Today we have a beautiful guest post from Naomi on community. I'm particularly passionate about this topic and love hearing her insights into simplifying relationships, which can often be complex things.
Creating a community, the simple way.
I talk a lot about community and relationships in my inner circles. I’m afraid I speak too openly about it in my online groups, maybe so much so that people tune me out? It’s just that I feel SO strongly about the power that is harnessed when you bring together a group of people (let’s talk just about women here) for the greater good.
Sometimes the greater good is a purposeful afternoon for working on crafts or projects together. Sometimes it takes on the image of support and tears. For other moments, the greater good is specifically inspiration and motivation.
But how do you create community when those relationships feel elusive? Maybe you move around a lot. Whether those relocations are cross-country or across the ocean, any upheaval of the roots of a friendship can be damaging. Maybe you have lost your tribe and community due to the simple passage of time. In some instances, the prior hand-holding and shoulders available to lean on just didn’t fit anymore. Sometimes community falls apart also because you (or others) restructure their priorities.
When I share my ideas with others on finding friendships and locating a community, the first question is “But I don’t want all of the fuss of networking events, morning coffees and awkward playdates.”
Simplicity doesn’t mean that things fall in your lap naturally. The notion that you can create something so important as your tribe without investing any work is one we need to work on dispelling. Simple living doesn’t mean EASY living.
- Notice the mothers that are at drop off at school in the morning. Reach out of your comfort zone and ask four of them to come to coffee later in the week. Keep it laidback and offer coffee and tea, as well as a boxed package of biscuits. Don’t let the imagined pressure of having home baked goodies sway you away from simple hosting.
- Begin a Bitch group. These were one of my fondest memories of a community from when my children were younger. Gather women who have projects to do, rotate homes and offer the children a play date while you work on your projects together. The projects can be researching an upcoming vacation, paying bills, organizing photos or knitting a scarf! Those hosting don’t lift a finger, and those attending bring goodies.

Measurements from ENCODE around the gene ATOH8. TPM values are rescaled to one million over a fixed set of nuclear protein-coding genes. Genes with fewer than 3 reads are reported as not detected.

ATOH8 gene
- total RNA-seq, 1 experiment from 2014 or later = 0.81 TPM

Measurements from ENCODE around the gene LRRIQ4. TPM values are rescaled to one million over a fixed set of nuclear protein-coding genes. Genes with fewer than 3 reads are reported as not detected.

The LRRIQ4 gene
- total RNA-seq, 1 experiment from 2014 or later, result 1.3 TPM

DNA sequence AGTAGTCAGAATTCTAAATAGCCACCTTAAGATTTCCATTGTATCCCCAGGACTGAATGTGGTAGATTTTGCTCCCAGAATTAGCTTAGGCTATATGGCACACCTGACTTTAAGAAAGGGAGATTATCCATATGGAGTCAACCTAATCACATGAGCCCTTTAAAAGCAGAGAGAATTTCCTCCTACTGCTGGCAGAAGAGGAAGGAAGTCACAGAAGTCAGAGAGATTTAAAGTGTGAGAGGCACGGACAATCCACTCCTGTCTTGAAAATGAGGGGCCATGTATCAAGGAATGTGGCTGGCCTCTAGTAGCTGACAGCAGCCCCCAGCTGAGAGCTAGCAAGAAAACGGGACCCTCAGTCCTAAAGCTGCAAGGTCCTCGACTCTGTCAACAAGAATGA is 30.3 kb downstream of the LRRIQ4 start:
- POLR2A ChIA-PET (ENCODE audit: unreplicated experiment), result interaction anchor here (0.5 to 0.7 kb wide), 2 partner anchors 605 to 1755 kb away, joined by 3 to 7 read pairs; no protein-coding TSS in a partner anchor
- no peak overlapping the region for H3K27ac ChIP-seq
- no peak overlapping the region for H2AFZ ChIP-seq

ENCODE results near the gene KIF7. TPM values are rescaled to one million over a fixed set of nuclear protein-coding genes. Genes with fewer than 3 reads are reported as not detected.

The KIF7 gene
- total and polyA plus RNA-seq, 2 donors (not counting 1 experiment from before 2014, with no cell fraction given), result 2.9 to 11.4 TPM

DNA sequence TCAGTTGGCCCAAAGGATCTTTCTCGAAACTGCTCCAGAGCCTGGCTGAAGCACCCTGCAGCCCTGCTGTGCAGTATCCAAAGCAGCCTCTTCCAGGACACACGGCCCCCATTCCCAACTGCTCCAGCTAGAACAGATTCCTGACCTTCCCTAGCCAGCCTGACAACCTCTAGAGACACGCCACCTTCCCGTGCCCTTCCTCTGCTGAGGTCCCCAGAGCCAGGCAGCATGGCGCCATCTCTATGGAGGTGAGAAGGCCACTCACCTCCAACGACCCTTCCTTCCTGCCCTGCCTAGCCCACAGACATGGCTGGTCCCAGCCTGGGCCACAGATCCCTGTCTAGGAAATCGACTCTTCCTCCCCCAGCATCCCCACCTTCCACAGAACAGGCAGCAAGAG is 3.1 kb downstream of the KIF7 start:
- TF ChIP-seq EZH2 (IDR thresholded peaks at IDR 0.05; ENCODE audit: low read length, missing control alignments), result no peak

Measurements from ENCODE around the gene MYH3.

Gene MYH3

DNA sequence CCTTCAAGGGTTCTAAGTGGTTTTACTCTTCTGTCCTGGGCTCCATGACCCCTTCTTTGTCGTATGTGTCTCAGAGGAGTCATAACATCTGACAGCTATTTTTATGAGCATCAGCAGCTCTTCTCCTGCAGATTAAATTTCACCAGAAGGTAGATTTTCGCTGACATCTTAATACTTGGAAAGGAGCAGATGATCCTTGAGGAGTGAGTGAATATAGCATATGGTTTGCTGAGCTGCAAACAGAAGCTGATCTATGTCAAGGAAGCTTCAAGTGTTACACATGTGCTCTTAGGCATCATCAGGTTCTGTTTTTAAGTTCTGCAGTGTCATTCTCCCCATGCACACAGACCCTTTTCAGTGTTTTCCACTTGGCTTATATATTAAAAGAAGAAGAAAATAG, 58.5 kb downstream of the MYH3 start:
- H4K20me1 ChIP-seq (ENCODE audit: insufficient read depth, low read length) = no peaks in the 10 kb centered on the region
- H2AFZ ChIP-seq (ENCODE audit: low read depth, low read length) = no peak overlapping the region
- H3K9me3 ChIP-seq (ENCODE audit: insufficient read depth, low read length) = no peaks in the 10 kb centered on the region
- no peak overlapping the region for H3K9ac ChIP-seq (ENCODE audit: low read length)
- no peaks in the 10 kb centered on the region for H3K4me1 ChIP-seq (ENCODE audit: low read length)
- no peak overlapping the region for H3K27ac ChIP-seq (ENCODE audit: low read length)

- Join or create a Cooking Club … if you truly want a simple community, choose a once a month date, and rotate who brings the recipes and the ingredients. Make your monthly gatherings a way to explore cuisines, gather around the kitchen and break bread together. If you want to be a bit more focused, consider a community cooking group where you take turns literally cooking for each other (Monday of week one, I cook four sets of meals and deliver three … then the remaining three weeks on the Mondays, I get my dinner delivered!).
I have a whole host of other ideas and thoughts when it comes to creating community but the most important piece of the puzzle is this:
Make yourself available, as you are today.
Don’t struggle to change yourself, rearrange your interior décor or go out to buy new things just to host a group of your potential people. What if you create an open ended coffee morning on the first Monday of the month and just see what happens? What do you have to lose?
Create a space in your home that you feel comfortable in. Then, trust that you can welcome your guest in – whenever that doorbell rings -- and allow them to experience all you have to offer -- simplicity, honesty and vulnerability.
Inside of that space you can begin to create a community that will create a lasting imprint for those you have surrounded yourself with. Those that you attract are often the exact people you happen to need in your own life.
If you’d like more practical ideas on creating community, email me at firstname.lastname@example.org
Naomi is married with three (one in elementary, one in middle school and one in college). After living in several states in the United States, her family moved overseas to Delhi, India and then Singapore. Now back in the United States and living near Washington D.C., she enjoys making an impact - even if only with a small corner of her world - for the better. She blogs about relocation, life with itchy feet and living your best life at www.naomihattaway.com